Derrick Jensen: Consumer Culture Is Killing the Planet -- We Need to Build a Culture of Resistance
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AMY GOODMAN: We end today’s show with a figure who’s been called the poet-philosopher of the ecology movement. Author and activist Derrick Jensen has written some 15 books critiquing contemporary society and the destruction of the environment. In 2008, he was named one of Utne Reader magazine’s 50 visionaries who are changing the world. Among his books, A Language Older than Words, Endgame, What We Left Behind, and Resistance Against Empire.
Derrick Jensen lives in Northern California. I had an extended conversation with him in San Francisco just a few weeks ago. Today we play part one of that discussion. I began by asking Derrick Jensen about the title of his book, what he means by Deep Green Resistance.
DERRICK JENSEN: I think a lot of us are increasingly recognizing that the dominant culture is killing the planet. And we can argue about whether, you know, there will be a few bacteria left or whatever, but when 90 percent of the large fish in the oceans are gone, when there’s six to ten times as much plastic as phytoplankton in parts of the ocean, when there’s dioxin in every mother’s breast milk, when rates of extinction are a thousand to ten thousand times background rates, you know, it’s sort of just playing with numbers to talk about whether it’s killing the planet or simply mortally wounding it. And I think it’s very important for us to start to build a culture of resistance, because what we’re doing isn’t working, clearly.
I ask a lot of times why it is that environmentalists, as environmentalists—I include myself as a front line activist—I ask why it is that we lose so often. And there’s a couple of answers that really speak to me. One of them is that I think a lot of us don’t really know what it is we want, and we don’t think strategically very much.
So, I don’t think that a lot of us think very clearly about what it is exactly we want. I do know what I want, which is I want to live in a world that has more wild salmon every year than the year before, and I want to live in a world that has less dioxin in every mother’s breast milk every year than the year before, and a world that has more migratory songbirds every year than the year before.
There’s this absolutely extraordinary book called The Nazi Doctors by Robert Jay Lifton, and in this book he describes how it was that men—people, but men in this case—who had taken the Hippocratic Oath could work in Nazi death camps. And what he found was that many of the doctors who worked in the death camps actually cared very deeply for the health of the inmates. And, you know, Mengele was, you know, horrible. But a lot of the sort of straight-line doctors they would do whatever they could. They would give them an extra scrap of potato to eat or—the inmates. Or they would hide them from the selection officers who were going to kill them. Or they would—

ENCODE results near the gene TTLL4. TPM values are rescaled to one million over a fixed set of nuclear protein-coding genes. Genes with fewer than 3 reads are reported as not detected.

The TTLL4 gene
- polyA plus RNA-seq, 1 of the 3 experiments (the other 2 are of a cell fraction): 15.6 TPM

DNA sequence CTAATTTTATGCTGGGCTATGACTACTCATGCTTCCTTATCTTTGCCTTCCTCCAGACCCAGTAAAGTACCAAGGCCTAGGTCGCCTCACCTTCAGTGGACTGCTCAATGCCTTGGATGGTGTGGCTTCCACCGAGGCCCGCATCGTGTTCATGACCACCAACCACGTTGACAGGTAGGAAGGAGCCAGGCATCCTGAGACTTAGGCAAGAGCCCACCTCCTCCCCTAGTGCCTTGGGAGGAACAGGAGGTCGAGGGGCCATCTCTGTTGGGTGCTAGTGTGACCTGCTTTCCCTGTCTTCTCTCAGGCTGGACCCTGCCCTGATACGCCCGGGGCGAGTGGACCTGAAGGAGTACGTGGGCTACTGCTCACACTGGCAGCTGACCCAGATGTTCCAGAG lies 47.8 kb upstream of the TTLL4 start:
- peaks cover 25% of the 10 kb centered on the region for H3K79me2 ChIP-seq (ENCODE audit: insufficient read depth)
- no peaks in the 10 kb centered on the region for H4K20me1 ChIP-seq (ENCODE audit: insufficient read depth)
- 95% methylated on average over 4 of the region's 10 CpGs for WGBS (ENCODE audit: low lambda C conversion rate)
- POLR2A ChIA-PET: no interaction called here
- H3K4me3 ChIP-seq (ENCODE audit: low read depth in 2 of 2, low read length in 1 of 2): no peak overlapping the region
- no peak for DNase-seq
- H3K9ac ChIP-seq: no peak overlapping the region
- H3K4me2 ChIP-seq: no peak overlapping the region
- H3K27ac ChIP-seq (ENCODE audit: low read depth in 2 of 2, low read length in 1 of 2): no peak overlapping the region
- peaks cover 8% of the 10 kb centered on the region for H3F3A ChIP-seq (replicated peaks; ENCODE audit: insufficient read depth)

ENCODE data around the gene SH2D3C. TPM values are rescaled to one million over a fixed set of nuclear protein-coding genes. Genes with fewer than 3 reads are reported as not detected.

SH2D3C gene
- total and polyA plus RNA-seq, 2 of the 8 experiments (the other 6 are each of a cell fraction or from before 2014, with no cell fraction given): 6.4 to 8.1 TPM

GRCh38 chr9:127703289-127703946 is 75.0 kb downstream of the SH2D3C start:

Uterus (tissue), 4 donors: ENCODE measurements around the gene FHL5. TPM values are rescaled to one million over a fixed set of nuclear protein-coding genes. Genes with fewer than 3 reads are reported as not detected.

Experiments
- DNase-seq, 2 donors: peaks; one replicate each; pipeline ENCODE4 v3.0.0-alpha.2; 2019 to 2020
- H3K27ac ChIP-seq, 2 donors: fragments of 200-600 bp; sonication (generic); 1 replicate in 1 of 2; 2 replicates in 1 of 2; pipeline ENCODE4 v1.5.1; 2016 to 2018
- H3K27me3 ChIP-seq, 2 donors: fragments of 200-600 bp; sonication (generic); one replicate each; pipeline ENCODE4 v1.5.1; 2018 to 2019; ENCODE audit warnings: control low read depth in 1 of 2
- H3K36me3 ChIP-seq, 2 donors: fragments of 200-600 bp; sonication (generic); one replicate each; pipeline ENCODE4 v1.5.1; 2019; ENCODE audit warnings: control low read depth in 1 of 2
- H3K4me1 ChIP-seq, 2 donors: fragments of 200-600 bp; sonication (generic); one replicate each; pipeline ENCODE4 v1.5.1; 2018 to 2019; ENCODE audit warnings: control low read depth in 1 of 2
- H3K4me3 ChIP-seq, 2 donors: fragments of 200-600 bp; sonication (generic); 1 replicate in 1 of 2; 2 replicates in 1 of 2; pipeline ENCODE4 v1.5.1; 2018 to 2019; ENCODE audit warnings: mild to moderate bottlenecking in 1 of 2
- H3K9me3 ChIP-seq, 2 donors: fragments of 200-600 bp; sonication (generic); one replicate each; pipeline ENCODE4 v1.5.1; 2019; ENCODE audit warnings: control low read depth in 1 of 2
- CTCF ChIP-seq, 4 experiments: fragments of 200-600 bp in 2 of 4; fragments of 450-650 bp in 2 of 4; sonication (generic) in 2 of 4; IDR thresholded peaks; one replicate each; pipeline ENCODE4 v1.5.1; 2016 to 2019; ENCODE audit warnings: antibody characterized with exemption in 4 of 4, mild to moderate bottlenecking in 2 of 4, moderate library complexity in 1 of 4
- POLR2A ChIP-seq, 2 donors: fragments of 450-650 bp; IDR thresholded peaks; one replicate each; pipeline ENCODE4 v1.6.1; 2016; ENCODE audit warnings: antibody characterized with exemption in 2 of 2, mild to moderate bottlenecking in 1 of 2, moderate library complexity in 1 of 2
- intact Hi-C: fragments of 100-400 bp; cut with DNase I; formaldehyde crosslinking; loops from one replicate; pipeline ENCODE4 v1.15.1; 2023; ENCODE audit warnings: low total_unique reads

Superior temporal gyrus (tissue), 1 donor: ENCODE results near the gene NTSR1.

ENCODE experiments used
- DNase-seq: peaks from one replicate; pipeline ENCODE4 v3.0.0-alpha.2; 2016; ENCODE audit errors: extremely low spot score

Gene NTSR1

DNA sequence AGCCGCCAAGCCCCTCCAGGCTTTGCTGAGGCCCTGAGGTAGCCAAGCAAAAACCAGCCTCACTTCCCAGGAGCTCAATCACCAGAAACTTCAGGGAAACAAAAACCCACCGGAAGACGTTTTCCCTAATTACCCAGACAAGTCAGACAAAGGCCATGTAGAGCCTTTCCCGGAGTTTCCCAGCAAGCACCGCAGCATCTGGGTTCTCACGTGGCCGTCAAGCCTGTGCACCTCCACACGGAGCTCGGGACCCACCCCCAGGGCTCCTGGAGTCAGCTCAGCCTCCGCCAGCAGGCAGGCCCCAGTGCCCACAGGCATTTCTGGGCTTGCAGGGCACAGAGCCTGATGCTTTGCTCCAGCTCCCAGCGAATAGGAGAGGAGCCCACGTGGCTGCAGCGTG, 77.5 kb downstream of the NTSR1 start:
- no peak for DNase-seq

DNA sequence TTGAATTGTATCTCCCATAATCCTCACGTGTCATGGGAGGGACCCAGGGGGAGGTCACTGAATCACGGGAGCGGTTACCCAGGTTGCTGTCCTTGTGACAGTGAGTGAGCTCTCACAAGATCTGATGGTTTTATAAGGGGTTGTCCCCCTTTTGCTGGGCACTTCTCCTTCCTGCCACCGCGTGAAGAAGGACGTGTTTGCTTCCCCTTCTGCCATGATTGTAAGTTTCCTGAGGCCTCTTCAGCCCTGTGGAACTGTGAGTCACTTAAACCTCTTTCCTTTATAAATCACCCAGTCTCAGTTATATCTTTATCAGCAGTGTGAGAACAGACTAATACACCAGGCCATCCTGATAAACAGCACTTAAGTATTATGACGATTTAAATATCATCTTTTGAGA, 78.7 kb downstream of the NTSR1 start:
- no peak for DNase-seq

AMY GOODMAN: To keep their experiments going?
DERRICK JENSEN: No, no, no. They would hide them from the selection officers who were going to kill them. They would do this to protect the inmate for that day. They would put them to bed, you know. They would actually do everything—if they were in pain, they would give them aspirin to lick. They would do what they could to help, except for the most important thing of all, which is they wouldn’t question the existence of the entire death camp itself. So they would find themselves working within the rules, however they could, to try to improve conditions marginally. And in retrospect, of course, that’s just not sufficient. And as a longtime activist, I see myself and other activists doing the same thing, that what we do is we do everything that is allowed by those in power to attempt to stop their destruction. But the problem is, whenever we figure out a way to use their rules to actually stop them, they change the rules.